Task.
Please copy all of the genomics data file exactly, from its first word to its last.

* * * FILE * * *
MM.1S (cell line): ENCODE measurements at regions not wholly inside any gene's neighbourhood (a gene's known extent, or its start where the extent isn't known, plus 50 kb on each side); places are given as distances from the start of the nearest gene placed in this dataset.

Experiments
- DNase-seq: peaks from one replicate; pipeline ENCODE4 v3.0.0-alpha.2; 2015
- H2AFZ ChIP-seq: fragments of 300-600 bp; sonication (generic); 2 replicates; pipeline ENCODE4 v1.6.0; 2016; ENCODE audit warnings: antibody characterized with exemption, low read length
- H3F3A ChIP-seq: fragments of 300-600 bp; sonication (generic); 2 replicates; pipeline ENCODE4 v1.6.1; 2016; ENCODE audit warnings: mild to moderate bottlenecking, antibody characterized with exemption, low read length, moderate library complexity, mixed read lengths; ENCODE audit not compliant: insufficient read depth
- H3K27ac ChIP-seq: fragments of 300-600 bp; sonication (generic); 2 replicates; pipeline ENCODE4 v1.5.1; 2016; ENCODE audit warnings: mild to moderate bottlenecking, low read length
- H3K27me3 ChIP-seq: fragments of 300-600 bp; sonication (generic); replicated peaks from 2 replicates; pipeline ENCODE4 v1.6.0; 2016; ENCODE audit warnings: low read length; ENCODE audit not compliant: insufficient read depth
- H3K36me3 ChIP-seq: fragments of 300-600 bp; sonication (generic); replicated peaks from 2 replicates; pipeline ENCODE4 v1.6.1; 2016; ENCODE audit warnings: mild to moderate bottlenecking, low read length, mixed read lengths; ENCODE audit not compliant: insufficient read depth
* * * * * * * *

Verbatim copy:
MM.1S (cell line): ENCODE measurements at regions not wholly inside any gene's neighbourhood (a gene's known extent, or its start where the extent isn't known, plus 50 kb on each side); places are given as distances from the start of the nearest gene placed in this dataset.

Experiments
- DNase-seq: peaks from one replicate; pipeline ENCODE4 v3.0.0-alpha.2; 2015
- H2AFZ ChIP-seq: fragments of 300-600 bp; sonication (generic); 2 replicates; pipeline ENCODE4 v1.6.0; 2016; ENCODE audit warnings: antibody characterized with exemption, low read length
- H3F3A ChIP-seq: fragments of 300-600 bp; sonication (generic); 2 replicates; pipeline ENCODE4 v1.6.1; 2016; ENCODE audit warnings: mild to moderate bottlenecking, antibody characterized with exemption, low read length, moderate library complexity, mixed read lengths; ENCODE audit not compliant: insufficient read depth
- H3K27ac ChIP-seq: fragments of 300-600 bp; sonication (generic); 2 replicates; pipeline ENCODE4 v1.5.1; 2016; ENCODE audit warnings: mild to moderate bottlenecking, low read length
- H3K27me3 ChIP-seq: fragments of 300-600 bp; sonication (generic); replicated peaks from 2 replicates; pipeline ENCODE4 v1.6.0; 2016; ENCODE audit warnings: low read length; ENCODE audit not compliant: insufficient read depth
- H3K36me3 ChIP-seq: fragments of 300-600 bp; sonication (generic); replicated peaks from 2 replicates; pipeline ENCODE4 v1.6.1; 2016; ENCODE audit warnings: mild to moderate bottlenecking, low read length, mixed read lengths; ENCODE audit not compliant: insufficient read depth